The Galway family prepares to launch on the Ossipee River. Contributed photo

I’m old but I have young whitewater friends. Some are very young. I’ve been paddling with the Galway family for over a decade. Ryan and Shweta are about the same age as my sons. Consequently, their paddling children, Mason and Krea, are young enough to be my grandchildren.

One of the many benefits of Penobscot Paddle and Chowder Society membership is exposure to a large cross section of outdoor enthusiasts from very young to real old. I’m in the latter category. It’s not unusual to have an age spread of forty to fifty years on club trips. I don’t recall the specific adventure, but that’s how I met the Galway family.

Ryan and I have shared exciting whitewater escapades in West Virginia, Pennsylvania, upstate New York, and Quebec. Normally, we spend a long weekend paddling rivers in New Hampshire during the spring with our mutual friend, Eggman. Unfortunately, the pandemic precluded that immensely entertaining tradition this year. On several occasions, I’ve joined the entire family to paddle the Deerfield River in Massachusetts and West River in Vermont.

When we first started paddling together, Krea was a toddler and Mason a little boy. Ryan and Shweta found creative ways to get them safely involved in paddling utilizing a small raft on easy rivers and various other arrangements. As time passed, Ryan and Mason progressed to become an excellent tandem canoe team that effectively navigated challenging Class III rapids. Now, Mason is as tall as his Dad and paddling a solo canoe. Krea has replaced her brother in the bow of Dad’s canoe. In a household of canoeists, Shweta inexplicably gravitated to two blades, electing to kayak instead.

For many years, a Class I/II section of the Ossipee River in South Hiram and Cornish has been a very popular club trip in the spring. Due to the pandemic, the club has cancelled all scheduled trips for the present over concerns about limiting group size and ensuring adequate social distancing. When Ryan announced that he and Shweta were planning a family outing on the Ossipee, I negotiated an invitation to join them. My role as a pseudo outdoor photographer provides me with at least dubious bargaining leverage. The Eggman was also able to broker an invite. A lousy photographer, he’s more entertaining than I.

My wife Nancy no longer partakes of cold water spring paddling but occasionally accompanies me to run shuttle and socialize, at a physically suitable distance, of course. The Galway family and Eggman were able to arrange a shuttle that met social distancing guidelines. Since we had an acceptably small group and a plan to remain sufficiently separated on and off the river, we were good to go.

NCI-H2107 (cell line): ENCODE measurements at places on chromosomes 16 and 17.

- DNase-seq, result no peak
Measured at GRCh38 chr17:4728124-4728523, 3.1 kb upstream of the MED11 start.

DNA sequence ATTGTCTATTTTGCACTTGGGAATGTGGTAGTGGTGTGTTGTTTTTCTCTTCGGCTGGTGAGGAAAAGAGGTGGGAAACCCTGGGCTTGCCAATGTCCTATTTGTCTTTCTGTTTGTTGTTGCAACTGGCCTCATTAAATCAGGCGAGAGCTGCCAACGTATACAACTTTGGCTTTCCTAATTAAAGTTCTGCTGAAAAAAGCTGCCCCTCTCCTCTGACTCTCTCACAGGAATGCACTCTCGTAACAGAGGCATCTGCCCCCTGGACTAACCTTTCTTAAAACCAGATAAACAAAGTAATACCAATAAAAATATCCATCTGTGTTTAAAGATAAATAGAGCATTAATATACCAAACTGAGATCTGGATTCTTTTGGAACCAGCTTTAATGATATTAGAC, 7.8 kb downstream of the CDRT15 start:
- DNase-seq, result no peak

A rare occurrence this spring, the weather was beautiful when the gang met next to the fire station in South Hiram. Watching the family organize for the trip was pleasantly reminiscent of similar adventures with our sons several decades ago. Alas, those halcyon days are relegated to very fond distant memories.

Completing a long carry down a significant decline to the river, the excursion began with a test of skills. A river wide ferry at the end of a Class II rapid was the first challenge. The Galway clan finessed the maneuver out-performing Eggman and me who were typically unremarkable. A feisty rapid was encountered around the first bend. Mason and Eggman were on their surfing game while the tandem team and Shweta successfully negotiated between potentially boat flipping holes and breaking waves.

Anticipating numerous surfing opportunities, I brought my RPM kayak instead of the more comfortable Mamba. The decision was a poor one. The RPM caused serious discomfit in my aging arthritic hips throughout. The Mamba is a slug and an abysmal surfing boat, but comfortable. The RPM is going back on the rack, maybe forever. Or, at least until memory of my geriatric limitation fades.

Progressing through a continuum of exhilarating rapids and fast currents, high water propelled us downriver. About midway, uninvited clouds blocked the sun and cooled the air eliminating any desire to stop for a break or snacks. The last rapid provided the largest waves and most stimulating paddling of the day. Our intrepid band of seasoned whitewater paddlers aced it.

Shortly after joining the Saco River in Cornish, we arrived at the takeout completing another pleasurable day on the river with great friends, young and not so young.

“You are only young once, but you can stay immature indefinitely” – Ogden Nash.

Author of “The Great Mars Hill Bank Robbery” and “Mountains for Mortals – New England,” Ron Chase resides in Topsham. Visit his website at or he can be contacted at [email protected]

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